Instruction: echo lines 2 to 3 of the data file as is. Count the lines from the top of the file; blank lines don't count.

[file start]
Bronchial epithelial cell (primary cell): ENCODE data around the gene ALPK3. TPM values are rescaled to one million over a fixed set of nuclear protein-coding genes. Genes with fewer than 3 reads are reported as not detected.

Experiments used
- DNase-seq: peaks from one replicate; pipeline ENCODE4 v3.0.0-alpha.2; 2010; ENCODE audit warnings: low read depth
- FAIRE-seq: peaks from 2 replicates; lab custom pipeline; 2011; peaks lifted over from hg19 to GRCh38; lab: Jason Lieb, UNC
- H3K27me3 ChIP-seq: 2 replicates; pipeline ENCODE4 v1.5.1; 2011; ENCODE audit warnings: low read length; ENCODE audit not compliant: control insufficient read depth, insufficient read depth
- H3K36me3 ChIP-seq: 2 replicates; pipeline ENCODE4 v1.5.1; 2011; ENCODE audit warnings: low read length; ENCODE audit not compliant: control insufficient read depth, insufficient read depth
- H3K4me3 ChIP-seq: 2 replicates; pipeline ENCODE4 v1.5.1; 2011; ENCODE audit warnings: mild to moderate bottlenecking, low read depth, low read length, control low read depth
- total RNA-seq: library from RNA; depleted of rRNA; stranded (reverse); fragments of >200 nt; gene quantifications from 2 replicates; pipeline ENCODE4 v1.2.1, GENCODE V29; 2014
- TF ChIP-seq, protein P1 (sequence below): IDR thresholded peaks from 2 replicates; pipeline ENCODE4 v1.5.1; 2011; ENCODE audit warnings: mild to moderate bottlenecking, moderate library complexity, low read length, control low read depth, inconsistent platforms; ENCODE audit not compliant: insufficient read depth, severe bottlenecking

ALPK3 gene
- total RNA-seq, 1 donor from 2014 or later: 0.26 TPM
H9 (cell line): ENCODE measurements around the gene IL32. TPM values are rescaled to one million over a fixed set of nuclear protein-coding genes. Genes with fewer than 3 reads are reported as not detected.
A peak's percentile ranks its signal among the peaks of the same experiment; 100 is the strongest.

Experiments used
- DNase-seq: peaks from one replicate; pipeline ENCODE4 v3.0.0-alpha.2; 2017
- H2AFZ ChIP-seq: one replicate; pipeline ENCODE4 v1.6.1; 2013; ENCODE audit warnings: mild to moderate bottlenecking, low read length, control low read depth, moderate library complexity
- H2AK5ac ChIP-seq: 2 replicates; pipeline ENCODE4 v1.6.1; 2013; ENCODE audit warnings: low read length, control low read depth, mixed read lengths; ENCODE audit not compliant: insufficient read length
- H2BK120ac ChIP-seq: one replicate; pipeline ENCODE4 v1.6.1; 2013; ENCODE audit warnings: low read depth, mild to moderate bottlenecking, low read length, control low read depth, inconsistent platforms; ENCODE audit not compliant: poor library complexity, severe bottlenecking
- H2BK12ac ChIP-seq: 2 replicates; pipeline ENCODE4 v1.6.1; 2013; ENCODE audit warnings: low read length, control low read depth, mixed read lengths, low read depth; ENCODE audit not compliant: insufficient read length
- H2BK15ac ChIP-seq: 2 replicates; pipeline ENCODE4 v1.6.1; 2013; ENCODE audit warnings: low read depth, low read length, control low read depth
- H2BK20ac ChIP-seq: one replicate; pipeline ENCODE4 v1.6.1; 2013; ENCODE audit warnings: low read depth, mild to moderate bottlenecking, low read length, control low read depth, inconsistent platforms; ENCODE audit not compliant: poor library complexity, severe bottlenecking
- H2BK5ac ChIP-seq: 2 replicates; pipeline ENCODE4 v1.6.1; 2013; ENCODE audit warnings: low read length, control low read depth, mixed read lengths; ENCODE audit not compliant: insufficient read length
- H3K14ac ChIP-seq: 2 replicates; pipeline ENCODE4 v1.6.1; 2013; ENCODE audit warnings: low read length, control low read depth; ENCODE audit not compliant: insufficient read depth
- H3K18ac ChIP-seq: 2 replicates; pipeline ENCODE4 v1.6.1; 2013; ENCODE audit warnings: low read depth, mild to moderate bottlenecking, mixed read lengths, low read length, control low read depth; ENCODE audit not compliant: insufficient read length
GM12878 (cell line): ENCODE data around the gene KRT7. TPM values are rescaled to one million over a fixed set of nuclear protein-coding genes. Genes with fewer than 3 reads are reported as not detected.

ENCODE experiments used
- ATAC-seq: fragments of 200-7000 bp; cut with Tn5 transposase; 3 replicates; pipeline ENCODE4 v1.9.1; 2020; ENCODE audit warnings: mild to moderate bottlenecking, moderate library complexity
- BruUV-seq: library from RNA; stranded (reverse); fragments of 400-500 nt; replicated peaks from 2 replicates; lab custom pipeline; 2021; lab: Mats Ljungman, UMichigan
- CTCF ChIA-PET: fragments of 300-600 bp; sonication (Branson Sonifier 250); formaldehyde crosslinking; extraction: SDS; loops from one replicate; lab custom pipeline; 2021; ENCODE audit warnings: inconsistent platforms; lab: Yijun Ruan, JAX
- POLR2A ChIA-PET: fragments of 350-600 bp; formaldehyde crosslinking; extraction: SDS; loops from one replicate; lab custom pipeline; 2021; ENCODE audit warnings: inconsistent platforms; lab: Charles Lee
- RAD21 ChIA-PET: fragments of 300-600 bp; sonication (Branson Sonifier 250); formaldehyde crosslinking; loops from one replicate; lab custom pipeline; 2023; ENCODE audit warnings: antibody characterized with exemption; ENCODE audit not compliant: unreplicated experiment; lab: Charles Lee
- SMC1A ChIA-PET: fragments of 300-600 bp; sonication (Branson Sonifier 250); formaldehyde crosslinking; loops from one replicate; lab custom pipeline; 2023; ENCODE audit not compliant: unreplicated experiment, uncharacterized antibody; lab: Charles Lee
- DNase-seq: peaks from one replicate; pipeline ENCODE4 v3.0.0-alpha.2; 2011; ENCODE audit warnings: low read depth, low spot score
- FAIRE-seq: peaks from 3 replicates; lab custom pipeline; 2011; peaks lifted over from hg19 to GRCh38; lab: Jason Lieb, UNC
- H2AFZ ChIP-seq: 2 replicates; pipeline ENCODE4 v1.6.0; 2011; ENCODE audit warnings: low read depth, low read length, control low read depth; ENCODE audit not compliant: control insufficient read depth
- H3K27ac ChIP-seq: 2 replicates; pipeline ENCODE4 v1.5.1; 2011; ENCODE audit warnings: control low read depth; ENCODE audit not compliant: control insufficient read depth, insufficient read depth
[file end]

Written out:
Experiments used
- DNase-seq: peaks from one replicate; pipeline ENCODE4 v3.0.0-alpha.2; 2010; ENCODE audit warnings: low read depth